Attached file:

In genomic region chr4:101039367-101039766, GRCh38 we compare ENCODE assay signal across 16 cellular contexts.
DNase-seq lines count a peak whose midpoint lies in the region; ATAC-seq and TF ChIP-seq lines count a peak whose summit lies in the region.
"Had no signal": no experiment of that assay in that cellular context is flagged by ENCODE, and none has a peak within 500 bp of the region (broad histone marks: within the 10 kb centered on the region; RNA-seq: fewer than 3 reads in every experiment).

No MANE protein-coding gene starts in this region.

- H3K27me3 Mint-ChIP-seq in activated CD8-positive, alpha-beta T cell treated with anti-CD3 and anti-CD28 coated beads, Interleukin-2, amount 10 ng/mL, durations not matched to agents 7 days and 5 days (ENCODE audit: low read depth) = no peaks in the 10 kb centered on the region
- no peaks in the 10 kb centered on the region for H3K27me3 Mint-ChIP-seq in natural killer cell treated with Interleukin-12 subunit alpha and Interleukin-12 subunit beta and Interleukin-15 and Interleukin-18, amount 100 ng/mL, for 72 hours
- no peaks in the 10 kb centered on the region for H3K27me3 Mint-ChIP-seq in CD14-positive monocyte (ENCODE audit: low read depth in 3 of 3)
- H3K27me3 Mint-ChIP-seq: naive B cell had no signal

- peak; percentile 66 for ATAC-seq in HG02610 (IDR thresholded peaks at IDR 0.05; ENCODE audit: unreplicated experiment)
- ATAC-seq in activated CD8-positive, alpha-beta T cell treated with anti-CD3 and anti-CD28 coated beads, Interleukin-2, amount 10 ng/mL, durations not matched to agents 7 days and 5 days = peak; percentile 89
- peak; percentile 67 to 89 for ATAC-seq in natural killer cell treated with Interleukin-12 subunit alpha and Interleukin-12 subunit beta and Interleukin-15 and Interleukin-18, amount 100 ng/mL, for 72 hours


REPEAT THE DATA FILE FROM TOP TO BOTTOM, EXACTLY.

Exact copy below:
In genomic region chr4:101039367-101039766, GRCh38 we compare ENCODE assay signal across 16 cellular contexts.
DNase-seq lines count a peak whose midpoint lies in the region; ATAC-seq and TF ChIP-seq lines count a peak whose summit lies in the region.
"Had no signal": no experiment of that assay in that cellular context is flagged by ENCODE, and none has a peak within 500 bp of the region (broad histone marks: within the 10 kb centered on the region; RNA-seq: fewer than 3 reads in every experiment).

No MANE protein-coding gene starts in this region.

- H3K27me3 Mint-ChIP-seq in activated CD8-positive, alpha-beta T cell treated with anti-CD3 and anti-CD28 coated beads, Interleukin-2, amount 10 ng/mL, durations not matched to agents 7 days and 5 days (ENCODE audit: low read depth) = no peaks in the 10 kb centered on the region
- no peaks in the 10 kb centered on the region for H3K27me3 Mint-ChIP-seq in natural killer cell treated with Interleukin-12 subunit alpha and Interleukin-12 subunit beta and Interleukin-15 and Interleukin-18, amount 100 ng/mL, for 72 hours
- no peaks in the 10 kb centered on the region for H3K27me3 Mint-ChIP-seq in CD14-positive monocyte (ENCODE audit: low read depth in 3 of 3)
- H3K27me3 Mint-ChIP-seq: naive B cell had no signal

- peak; percentile 66 for ATAC-seq in HG02610 (IDR thresholded peaks at IDR 0.05; ENCODE audit: unreplicated experiment)
- ATAC-seq in activated CD8-positive, alpha-beta T cell treated with anti-CD3 and anti-CD28 coated beads, Interleukin-2, amount 10 ng/mL, durations not matched to agents 7 days and 5 days = peak; percentile 89
- peak; percentile 67 to 89 for ATAC-seq in natural killer cell treated with Interleukin-12 subunit alpha and Interleukin-12 subunit beta and Interleukin-15 and Interleukin-18, amount 100 ng/mL, for 72 hours